MPs will not get to vote on Theresa May’s Brexit deal until after the new year, Downing Street confirmed yesterday.

Parliament was supposed to have its meaningful vote on Tuesday, but with the Prime Minister facing certain defeat, the Government shelved it, promising to go to Europe to seek assurances on the controversial Irish backstop.

That delay infuriated Brexiteer MPs, resulting in Tory backbenchers forcing a vote of no confidence.

May won, but only by 200 to 117, a much smaller margin than expected Many of those who supported the Prime Minister did so because she promised she would not lead the Government into the next election.

She refused to give further details of her departure yesterday, telling journalists: “People try to talk about dates. What I’m clear about is the next General Election is in 2022 and I think it’s right that another party leader takes us into that General Election.”

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May had little time to celebrate her victory, heading straight to Brussels to plead for those assurances with leaders at an EU summit.

While there is a willingness in Brussels to give the Prime Minister some words to take home with her, either before or after Christmas, they may not be enough to please any of the 117 MPs who voted against her.

A leaked draft summit text, claims the “backstop would apply only temporarily unless and until superseded by a subsequent agreement”.

It also vows that “if the backstop were nevertheless to be triggered ... it would only be in place for a short period and only as long as strictly necessary”.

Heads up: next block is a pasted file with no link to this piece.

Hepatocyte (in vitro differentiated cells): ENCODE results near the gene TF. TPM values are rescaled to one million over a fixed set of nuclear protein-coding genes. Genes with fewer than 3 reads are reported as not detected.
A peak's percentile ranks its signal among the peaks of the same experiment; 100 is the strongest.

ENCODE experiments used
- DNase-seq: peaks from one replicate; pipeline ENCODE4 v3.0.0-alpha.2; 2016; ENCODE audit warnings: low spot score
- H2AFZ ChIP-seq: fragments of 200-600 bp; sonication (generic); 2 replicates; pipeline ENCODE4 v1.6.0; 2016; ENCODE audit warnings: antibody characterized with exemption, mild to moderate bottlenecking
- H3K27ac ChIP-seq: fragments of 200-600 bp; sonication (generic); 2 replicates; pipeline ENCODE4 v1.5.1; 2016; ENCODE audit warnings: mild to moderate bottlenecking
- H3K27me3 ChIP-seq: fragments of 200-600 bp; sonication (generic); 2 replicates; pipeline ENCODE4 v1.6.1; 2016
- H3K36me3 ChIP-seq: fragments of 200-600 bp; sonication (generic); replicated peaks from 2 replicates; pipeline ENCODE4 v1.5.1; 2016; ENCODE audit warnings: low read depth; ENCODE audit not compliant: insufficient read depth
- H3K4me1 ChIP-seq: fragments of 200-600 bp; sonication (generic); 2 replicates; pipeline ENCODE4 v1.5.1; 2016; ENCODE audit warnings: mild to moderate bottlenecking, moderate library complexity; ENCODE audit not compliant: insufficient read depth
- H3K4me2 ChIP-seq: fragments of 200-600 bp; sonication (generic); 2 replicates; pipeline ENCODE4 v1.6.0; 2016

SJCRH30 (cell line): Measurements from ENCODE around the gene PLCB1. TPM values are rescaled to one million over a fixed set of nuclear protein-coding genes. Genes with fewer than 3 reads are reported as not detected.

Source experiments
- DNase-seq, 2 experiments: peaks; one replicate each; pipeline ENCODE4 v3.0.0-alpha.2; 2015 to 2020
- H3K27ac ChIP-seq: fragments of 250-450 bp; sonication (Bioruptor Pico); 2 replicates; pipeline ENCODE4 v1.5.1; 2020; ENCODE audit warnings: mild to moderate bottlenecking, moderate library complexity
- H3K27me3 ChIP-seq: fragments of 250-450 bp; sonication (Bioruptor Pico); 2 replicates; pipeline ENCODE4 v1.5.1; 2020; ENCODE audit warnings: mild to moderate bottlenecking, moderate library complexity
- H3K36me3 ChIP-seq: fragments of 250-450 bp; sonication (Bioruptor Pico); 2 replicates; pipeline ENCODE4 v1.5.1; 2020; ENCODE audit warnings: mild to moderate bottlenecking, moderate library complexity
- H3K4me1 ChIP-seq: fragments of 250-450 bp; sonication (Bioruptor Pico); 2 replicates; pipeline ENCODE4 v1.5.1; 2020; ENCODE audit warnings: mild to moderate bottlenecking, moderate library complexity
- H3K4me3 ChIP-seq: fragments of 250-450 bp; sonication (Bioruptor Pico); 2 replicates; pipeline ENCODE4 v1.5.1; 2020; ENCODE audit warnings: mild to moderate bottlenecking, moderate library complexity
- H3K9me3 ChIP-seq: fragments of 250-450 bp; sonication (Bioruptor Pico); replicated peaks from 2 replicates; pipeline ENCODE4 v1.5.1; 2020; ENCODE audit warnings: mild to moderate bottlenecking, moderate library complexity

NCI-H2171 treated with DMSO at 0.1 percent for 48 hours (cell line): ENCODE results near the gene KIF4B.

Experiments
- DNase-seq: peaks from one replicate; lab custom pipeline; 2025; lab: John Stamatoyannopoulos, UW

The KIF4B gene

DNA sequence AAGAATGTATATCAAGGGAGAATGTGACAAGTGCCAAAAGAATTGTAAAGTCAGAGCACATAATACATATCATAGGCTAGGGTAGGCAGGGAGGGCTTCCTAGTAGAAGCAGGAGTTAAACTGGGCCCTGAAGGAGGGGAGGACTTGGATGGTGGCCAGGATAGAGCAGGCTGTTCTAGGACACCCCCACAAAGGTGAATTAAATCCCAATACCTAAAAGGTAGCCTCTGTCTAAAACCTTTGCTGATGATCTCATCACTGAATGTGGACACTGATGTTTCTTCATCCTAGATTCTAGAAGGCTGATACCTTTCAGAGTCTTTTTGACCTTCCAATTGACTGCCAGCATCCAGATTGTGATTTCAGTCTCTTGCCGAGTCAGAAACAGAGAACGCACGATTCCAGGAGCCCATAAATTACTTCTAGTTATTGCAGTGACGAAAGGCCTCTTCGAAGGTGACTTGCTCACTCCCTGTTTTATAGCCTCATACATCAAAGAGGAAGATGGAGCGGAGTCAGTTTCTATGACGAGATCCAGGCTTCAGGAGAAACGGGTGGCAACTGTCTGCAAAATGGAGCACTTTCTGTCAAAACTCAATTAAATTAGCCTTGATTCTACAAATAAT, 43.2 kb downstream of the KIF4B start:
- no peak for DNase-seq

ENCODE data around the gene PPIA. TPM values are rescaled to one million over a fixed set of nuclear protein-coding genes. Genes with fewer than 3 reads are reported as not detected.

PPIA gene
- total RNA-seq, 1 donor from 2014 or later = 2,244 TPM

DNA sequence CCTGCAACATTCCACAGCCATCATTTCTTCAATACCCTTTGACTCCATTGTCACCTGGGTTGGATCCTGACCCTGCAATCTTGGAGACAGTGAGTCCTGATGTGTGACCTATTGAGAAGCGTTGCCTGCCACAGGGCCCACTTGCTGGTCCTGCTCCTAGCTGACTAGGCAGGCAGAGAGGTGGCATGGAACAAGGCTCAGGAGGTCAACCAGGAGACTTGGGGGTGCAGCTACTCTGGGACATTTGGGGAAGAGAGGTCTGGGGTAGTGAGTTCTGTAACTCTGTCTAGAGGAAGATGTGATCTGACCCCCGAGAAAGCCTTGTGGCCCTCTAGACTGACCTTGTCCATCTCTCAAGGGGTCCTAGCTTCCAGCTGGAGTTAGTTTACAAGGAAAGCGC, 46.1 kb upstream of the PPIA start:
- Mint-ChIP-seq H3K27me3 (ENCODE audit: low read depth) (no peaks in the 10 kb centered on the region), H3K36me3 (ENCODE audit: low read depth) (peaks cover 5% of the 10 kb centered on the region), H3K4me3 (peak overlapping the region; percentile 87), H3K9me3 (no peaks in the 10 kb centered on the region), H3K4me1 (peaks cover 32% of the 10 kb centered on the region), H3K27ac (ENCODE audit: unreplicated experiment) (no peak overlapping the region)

Tory Brexiteers, however, want the Withdrawal Agreement changed.

The EU27 have firmly rejected that. German chancellor Angela Merkel, who met May in Berlin on Tuesday, said: “I do not see that this Withdrawal Agreement can be changed.

“We can discuss whether there should be additional assurances, but here the 27 member states will act very much in common and make their interests very clear.”

French president Emmanuel Macron said: “We cannot re-open a legal agreement, we can’t renegotiate something which has been negotiated over several months. We can have a political discussion in this context.”

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Irish Taoiseach Leo Varadkar, said the Prime Minister had to honour her commitments on the backstop. “As the European Union, we are very keen to offer explanations, assurances, clarifications, anything that may assist MPs to understand the agreement and hopefully to support it but the backstop is not on the table,” he said.

In particular, he insisted there could be no “unilateral exit clause”.

Dominic Raab, a former Brexit secretary said it was difficult to see how May could remain in No 10 if that was all she came back with: “We will have to back her as best we can.

“But the problem is that both in relation to Brexit and the wider sustainability of the Government, given the likelihood of any changes to the deal, given the likely scale of opposition, it looks very difficult to see how this prime minister can lead us forward.”